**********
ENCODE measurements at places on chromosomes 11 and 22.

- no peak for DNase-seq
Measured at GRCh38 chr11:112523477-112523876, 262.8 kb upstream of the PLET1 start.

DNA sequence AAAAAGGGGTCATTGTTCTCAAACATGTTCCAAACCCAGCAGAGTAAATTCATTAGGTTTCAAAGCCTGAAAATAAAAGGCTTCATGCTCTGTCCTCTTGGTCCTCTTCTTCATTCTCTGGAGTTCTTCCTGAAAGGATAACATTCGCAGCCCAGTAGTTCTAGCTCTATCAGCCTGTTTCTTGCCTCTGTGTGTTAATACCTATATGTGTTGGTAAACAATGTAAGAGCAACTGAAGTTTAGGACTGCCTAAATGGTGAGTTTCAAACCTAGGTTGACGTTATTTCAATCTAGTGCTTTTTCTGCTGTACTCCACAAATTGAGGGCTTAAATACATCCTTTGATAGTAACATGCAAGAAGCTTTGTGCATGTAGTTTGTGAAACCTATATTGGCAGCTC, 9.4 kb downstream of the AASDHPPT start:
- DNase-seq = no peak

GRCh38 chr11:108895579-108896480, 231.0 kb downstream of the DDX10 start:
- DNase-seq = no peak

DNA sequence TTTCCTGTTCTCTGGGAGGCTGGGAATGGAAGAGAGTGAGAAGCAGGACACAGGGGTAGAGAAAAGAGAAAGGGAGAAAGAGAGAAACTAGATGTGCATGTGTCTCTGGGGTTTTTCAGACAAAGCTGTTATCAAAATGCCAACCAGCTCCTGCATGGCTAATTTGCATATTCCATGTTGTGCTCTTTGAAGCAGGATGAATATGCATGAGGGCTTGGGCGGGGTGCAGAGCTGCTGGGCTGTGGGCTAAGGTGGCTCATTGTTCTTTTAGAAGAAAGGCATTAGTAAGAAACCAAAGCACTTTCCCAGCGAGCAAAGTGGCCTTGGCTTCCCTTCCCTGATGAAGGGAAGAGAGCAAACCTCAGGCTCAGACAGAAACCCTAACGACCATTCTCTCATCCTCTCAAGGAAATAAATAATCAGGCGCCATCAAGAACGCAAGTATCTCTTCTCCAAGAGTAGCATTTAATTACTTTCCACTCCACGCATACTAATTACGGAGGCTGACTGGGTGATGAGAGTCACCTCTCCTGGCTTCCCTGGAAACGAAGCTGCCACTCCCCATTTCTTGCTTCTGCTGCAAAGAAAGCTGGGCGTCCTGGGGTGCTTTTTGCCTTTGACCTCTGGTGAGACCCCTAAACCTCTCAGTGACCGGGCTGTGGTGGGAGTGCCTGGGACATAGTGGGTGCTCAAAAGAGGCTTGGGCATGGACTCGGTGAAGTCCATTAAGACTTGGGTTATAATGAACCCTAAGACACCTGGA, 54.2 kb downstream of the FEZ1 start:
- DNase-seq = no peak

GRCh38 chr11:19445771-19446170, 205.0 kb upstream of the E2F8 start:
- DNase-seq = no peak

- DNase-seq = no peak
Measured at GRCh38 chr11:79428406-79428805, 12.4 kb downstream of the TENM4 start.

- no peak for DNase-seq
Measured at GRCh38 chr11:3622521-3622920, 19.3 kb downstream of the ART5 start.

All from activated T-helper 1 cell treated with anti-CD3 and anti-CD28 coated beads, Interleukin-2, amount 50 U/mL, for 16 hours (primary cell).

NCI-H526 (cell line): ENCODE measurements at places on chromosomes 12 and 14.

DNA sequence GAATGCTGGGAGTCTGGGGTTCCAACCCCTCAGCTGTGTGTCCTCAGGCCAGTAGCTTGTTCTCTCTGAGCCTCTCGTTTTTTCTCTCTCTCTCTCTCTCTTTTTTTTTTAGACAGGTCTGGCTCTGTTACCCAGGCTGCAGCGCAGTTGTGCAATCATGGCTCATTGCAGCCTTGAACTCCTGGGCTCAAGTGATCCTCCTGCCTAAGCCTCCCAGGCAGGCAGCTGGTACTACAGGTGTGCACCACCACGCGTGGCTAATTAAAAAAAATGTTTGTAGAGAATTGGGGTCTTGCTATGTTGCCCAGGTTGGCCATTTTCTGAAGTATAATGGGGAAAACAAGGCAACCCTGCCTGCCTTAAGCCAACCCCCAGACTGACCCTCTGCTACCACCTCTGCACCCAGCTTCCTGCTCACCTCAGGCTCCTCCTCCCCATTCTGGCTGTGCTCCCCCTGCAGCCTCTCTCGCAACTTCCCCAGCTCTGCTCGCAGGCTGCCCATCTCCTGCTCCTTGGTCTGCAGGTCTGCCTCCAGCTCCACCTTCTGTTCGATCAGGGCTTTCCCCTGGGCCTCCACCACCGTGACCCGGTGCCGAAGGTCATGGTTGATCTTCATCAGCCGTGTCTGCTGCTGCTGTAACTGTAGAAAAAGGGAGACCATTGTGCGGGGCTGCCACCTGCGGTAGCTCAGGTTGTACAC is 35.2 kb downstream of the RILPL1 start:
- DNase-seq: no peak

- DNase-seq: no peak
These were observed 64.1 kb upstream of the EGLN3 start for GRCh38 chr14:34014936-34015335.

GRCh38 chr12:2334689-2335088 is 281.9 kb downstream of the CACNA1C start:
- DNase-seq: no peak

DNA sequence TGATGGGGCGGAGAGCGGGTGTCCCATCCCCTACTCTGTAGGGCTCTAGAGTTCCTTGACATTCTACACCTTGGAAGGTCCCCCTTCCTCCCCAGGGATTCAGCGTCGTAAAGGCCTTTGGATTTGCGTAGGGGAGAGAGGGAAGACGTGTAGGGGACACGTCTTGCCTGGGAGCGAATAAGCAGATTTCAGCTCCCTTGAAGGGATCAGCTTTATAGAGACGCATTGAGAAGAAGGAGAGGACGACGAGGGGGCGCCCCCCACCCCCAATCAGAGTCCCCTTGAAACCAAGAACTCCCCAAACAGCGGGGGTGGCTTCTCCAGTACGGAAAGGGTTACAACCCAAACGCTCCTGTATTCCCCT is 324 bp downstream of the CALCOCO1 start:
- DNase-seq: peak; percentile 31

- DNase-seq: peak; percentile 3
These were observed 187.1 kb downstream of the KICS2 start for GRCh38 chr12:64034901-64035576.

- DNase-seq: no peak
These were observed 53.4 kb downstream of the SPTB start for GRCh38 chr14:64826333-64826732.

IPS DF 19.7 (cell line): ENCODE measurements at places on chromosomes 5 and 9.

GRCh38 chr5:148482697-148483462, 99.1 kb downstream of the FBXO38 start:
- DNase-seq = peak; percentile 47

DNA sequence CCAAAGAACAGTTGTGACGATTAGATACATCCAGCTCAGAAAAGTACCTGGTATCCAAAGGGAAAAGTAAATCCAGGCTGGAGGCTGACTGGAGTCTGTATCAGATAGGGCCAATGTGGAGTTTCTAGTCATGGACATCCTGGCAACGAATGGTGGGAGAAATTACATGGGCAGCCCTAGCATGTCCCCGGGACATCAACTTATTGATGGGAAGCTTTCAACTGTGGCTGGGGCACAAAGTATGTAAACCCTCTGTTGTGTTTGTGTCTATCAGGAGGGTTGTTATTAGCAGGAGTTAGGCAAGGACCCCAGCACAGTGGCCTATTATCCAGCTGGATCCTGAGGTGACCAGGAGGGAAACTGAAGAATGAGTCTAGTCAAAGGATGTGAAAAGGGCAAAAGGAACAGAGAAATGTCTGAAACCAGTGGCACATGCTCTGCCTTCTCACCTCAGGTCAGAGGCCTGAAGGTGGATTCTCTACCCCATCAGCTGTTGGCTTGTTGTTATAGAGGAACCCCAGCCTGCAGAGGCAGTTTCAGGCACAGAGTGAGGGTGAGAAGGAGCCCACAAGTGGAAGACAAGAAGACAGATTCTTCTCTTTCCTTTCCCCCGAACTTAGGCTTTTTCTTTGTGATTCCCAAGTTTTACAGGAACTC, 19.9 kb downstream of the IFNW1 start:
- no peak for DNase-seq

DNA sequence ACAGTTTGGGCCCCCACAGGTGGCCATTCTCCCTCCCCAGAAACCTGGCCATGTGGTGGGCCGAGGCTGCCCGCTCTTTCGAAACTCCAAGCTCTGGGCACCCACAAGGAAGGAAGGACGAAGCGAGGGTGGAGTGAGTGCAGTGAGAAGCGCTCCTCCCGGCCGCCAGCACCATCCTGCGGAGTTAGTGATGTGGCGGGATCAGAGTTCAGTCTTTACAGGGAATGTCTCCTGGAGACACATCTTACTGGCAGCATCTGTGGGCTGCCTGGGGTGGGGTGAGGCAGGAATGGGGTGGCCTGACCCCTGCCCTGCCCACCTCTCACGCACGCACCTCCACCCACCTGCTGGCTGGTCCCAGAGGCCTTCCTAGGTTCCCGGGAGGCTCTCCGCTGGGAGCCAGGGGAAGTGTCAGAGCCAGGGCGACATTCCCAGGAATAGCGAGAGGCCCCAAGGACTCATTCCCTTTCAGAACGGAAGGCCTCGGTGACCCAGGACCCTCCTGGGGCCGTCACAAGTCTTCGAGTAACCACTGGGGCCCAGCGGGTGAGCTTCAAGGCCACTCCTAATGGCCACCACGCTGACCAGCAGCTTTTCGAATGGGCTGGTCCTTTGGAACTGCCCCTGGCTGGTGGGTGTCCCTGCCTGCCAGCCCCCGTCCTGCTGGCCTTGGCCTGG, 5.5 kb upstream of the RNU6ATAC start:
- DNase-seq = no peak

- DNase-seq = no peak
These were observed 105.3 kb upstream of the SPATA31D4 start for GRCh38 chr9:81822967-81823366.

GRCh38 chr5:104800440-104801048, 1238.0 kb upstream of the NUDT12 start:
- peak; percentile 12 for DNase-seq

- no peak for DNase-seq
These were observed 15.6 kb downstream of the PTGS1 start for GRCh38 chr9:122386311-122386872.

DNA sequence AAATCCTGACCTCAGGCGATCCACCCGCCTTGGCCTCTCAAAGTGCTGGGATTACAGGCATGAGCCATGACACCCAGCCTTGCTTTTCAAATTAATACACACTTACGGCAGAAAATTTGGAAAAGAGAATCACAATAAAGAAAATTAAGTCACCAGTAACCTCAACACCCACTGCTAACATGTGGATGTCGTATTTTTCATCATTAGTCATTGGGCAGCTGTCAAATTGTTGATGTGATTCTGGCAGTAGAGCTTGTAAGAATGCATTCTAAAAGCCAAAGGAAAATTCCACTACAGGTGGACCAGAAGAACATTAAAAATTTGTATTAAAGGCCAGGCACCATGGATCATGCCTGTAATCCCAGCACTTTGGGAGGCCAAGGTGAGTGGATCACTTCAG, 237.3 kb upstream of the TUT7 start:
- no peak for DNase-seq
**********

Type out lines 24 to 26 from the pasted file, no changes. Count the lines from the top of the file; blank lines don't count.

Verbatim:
DNA sequence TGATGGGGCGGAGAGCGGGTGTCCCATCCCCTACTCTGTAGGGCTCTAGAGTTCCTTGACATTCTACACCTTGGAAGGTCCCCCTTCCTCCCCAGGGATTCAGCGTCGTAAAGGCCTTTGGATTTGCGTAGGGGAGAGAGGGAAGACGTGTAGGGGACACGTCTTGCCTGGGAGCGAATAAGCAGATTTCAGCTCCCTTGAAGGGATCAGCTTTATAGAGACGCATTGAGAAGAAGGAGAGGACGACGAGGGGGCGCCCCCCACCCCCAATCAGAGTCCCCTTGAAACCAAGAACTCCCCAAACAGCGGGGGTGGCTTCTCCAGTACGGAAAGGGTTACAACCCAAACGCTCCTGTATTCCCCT is 324 bp downstream of the CALCOCO1 start:
- DNase-seq: peak; percentile 31

- DNase-seq: peak; percentile 3